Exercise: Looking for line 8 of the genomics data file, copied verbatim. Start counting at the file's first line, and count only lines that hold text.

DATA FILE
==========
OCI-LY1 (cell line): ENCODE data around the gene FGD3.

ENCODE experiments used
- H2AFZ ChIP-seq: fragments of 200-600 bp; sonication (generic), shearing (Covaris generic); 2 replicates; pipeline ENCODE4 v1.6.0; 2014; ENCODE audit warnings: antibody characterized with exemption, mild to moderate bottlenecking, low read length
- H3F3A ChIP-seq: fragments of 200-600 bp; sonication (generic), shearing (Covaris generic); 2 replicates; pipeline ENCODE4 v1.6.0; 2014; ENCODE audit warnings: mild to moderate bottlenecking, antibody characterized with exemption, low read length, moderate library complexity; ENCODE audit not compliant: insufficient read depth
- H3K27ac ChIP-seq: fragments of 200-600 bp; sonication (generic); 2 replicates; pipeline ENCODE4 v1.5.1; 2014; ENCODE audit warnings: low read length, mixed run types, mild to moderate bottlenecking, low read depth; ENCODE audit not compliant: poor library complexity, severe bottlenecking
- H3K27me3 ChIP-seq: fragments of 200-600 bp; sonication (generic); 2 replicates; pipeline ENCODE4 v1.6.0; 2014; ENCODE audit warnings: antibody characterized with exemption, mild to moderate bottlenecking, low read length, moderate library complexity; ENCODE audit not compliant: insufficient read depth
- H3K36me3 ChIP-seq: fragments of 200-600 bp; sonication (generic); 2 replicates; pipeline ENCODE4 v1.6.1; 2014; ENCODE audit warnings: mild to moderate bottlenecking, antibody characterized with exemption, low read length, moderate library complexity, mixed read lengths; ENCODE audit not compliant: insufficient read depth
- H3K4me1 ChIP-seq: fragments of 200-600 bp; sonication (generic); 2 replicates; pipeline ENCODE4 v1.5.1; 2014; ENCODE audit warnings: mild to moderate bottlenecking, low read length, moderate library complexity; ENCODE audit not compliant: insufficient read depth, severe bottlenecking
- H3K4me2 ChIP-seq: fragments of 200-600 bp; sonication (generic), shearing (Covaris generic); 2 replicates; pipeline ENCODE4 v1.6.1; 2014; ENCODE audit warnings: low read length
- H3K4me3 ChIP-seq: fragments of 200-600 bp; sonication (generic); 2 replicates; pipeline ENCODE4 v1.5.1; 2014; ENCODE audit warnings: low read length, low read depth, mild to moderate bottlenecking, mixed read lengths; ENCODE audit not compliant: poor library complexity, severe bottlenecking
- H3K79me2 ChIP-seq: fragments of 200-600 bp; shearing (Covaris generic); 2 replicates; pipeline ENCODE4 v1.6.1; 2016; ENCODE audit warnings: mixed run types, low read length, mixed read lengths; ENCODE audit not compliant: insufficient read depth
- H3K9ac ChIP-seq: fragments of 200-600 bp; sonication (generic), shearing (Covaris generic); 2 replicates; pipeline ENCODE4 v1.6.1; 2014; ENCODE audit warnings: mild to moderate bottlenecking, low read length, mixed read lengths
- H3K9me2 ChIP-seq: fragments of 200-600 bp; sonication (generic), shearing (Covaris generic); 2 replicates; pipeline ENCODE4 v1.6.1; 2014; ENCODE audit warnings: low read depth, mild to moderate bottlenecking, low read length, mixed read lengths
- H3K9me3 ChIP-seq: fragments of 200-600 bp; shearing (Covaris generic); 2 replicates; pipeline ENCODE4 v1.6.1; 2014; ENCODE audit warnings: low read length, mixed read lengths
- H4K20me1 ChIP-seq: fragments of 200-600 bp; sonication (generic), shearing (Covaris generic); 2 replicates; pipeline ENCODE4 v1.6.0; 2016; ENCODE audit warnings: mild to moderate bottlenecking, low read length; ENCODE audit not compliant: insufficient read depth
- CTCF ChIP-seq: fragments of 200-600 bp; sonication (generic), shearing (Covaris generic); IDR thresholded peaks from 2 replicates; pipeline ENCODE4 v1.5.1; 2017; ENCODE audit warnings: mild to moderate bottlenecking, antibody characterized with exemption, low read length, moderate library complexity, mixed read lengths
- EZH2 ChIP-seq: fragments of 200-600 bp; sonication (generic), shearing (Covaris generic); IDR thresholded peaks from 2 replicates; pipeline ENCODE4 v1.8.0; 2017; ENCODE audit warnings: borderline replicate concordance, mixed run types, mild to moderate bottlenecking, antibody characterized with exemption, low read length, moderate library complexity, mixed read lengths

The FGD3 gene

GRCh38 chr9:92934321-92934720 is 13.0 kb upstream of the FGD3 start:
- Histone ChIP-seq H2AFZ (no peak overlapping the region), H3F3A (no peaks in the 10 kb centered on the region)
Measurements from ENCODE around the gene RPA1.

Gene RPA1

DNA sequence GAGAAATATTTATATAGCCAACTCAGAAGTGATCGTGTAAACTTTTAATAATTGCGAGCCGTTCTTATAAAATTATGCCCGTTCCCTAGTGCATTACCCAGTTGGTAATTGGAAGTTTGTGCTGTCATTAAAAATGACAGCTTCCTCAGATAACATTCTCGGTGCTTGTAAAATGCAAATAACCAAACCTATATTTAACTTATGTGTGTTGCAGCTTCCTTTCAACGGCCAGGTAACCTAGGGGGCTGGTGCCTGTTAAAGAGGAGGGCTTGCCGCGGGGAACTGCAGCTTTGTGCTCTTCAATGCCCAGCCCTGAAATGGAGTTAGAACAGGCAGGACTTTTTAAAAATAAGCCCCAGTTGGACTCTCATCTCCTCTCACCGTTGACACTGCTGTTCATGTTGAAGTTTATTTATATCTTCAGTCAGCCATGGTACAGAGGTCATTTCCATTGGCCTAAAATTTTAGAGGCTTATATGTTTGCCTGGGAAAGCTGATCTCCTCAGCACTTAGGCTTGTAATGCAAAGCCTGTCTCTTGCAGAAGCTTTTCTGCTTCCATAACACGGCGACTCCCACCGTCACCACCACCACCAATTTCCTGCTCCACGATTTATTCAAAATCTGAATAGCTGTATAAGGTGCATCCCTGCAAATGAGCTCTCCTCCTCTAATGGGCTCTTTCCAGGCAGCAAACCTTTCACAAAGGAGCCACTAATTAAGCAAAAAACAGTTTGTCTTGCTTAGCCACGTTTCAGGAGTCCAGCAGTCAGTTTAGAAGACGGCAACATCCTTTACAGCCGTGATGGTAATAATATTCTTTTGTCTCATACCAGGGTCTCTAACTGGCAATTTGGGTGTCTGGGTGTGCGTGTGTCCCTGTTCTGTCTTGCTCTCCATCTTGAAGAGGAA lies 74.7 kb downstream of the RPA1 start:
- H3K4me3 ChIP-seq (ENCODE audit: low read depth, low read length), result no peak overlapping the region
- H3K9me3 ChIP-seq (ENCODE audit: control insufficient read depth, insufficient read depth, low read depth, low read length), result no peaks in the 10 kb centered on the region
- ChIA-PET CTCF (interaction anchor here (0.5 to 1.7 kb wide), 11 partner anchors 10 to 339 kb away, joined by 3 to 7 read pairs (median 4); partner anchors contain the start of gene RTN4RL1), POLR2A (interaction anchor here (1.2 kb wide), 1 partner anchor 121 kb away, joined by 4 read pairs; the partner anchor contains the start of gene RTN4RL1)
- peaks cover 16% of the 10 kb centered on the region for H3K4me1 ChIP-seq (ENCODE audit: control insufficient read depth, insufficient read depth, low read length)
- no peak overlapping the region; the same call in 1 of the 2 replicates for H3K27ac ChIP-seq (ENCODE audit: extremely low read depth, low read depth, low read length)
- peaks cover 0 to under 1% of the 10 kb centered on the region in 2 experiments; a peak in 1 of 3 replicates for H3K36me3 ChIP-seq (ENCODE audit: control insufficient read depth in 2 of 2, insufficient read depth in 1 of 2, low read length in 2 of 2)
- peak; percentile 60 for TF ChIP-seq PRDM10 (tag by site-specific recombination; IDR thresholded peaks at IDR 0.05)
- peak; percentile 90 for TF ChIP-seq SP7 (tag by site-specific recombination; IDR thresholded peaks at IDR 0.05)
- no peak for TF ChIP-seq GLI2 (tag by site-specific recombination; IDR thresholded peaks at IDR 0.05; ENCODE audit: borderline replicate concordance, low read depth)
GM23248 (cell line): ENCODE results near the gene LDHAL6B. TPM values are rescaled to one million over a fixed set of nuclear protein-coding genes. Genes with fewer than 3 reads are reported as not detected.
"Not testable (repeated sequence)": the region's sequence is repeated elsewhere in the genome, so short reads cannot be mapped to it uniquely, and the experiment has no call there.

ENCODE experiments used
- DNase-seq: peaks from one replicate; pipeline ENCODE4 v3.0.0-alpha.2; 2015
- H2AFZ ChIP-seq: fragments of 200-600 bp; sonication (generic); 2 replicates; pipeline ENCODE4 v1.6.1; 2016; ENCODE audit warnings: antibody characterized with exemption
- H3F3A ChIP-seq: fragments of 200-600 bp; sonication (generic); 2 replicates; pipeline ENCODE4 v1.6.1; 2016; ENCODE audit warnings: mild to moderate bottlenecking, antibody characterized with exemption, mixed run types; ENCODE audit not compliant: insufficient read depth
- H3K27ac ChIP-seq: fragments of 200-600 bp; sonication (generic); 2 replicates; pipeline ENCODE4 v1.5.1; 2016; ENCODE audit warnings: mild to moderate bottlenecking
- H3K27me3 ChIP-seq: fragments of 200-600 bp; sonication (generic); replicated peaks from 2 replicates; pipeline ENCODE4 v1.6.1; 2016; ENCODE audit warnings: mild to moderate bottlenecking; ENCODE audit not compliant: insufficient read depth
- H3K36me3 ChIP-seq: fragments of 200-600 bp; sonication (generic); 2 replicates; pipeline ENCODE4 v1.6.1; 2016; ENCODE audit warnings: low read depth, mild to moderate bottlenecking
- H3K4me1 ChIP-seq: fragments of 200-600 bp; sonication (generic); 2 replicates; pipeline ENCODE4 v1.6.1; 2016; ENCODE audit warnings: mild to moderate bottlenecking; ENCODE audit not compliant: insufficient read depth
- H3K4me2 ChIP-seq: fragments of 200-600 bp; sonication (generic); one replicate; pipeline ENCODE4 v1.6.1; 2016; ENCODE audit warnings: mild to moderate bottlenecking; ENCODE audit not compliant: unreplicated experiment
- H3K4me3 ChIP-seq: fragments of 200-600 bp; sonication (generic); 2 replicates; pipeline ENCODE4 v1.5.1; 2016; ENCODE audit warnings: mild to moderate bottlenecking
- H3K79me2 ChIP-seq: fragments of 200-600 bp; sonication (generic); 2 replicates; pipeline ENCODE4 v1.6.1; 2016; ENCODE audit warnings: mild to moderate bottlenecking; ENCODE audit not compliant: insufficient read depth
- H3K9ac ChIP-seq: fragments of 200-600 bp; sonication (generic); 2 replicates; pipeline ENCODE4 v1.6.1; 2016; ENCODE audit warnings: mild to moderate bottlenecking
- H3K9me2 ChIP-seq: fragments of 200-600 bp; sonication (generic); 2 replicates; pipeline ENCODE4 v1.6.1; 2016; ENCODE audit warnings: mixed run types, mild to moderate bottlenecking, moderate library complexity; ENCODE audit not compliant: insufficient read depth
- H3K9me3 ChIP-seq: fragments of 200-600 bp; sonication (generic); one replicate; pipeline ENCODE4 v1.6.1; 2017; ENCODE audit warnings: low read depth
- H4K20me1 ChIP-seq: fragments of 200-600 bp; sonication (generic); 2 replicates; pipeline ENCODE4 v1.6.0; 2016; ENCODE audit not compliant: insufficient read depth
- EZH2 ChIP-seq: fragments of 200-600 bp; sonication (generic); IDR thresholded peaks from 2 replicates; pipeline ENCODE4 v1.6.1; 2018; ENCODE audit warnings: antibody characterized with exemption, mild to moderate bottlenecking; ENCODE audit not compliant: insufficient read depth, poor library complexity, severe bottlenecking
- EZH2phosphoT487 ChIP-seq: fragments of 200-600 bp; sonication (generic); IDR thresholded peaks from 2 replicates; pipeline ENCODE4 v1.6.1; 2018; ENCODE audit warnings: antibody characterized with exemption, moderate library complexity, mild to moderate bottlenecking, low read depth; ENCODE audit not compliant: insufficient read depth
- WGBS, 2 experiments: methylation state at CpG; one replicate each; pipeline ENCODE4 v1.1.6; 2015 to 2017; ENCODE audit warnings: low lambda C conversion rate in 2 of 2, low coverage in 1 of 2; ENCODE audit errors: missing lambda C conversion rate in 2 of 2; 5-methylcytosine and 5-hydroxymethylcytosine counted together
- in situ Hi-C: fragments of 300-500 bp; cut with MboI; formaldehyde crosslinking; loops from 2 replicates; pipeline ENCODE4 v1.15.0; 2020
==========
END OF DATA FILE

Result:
- H3K4me1 ChIP-seq: fragments of 200-600 bp; sonication (generic); 2 replicates; pipeline ENCODE4 v1.5.1; 2014; ENCODE audit warnings: mild to moderate bottlenecking, low read length, moderate library complexity; ENCODE audit not compliant: insufficient read depth, severe bottlenecking